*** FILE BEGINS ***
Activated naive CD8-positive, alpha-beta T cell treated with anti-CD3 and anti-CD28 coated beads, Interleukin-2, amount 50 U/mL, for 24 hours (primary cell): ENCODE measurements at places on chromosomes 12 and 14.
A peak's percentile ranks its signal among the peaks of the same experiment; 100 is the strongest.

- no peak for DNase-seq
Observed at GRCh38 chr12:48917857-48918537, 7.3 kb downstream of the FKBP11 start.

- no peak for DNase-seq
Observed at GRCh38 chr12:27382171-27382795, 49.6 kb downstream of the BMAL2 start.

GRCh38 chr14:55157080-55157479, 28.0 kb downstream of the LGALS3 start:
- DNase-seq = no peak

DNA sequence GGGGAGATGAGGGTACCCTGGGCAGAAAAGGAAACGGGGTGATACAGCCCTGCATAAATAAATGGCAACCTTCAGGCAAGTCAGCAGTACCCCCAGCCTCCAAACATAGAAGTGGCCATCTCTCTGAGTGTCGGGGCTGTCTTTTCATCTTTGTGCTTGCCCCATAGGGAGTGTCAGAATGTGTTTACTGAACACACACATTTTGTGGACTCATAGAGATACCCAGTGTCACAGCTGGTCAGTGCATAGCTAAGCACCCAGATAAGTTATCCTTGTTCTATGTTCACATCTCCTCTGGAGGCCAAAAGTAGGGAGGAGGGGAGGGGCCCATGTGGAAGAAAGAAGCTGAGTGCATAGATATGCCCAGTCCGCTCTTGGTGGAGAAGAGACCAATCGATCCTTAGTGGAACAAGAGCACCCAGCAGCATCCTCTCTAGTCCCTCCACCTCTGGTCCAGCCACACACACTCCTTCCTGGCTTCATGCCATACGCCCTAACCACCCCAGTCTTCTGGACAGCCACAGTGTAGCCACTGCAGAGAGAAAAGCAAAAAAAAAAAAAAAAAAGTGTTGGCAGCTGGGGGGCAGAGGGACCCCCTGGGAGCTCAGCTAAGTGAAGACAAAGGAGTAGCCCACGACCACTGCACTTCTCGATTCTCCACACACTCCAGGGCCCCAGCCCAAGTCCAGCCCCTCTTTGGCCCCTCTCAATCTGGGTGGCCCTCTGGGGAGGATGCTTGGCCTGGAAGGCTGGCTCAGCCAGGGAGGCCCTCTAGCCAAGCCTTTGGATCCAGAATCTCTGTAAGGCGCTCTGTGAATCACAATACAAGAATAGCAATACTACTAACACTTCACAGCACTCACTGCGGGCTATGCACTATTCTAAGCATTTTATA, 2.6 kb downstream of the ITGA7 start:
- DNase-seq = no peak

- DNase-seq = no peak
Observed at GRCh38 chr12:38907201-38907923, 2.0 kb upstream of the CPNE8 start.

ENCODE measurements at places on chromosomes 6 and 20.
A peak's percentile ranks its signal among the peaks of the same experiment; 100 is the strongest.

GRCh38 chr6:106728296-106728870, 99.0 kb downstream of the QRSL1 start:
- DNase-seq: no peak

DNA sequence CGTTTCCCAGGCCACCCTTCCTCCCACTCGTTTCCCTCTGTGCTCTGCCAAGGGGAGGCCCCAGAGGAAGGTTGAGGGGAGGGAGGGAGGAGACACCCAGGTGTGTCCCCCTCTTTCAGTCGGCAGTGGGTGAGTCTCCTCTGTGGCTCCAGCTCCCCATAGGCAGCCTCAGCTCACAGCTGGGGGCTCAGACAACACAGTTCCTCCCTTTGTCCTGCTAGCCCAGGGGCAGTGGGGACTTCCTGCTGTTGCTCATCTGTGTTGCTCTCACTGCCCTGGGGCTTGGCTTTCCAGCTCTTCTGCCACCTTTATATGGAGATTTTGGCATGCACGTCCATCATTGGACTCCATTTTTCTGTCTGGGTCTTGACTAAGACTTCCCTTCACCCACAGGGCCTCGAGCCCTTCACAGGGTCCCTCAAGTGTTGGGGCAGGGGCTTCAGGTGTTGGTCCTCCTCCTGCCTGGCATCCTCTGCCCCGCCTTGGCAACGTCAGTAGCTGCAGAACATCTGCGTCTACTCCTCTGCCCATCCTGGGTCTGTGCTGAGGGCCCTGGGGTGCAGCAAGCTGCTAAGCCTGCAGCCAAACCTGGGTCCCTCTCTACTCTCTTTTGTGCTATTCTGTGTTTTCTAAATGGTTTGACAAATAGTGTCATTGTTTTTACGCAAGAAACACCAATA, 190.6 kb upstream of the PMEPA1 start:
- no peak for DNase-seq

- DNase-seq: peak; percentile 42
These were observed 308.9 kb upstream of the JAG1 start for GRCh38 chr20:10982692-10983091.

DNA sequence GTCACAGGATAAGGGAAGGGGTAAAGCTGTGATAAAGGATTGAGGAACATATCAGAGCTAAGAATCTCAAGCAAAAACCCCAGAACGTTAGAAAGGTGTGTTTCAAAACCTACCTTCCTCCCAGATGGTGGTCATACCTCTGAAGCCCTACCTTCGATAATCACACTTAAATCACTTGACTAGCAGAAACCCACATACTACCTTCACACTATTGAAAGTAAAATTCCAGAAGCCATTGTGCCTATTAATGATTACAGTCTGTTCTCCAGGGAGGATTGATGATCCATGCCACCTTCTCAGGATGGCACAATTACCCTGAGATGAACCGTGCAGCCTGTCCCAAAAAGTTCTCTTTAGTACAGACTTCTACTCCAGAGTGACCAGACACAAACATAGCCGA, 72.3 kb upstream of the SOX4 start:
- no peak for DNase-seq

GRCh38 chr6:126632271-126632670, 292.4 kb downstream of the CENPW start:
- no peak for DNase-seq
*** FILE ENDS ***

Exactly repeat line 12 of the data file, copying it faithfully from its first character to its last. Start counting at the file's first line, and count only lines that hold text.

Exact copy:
Observed at GRCh38 chr12:38907201-38907923, 2.0 kb upstream of the CPNE8 start.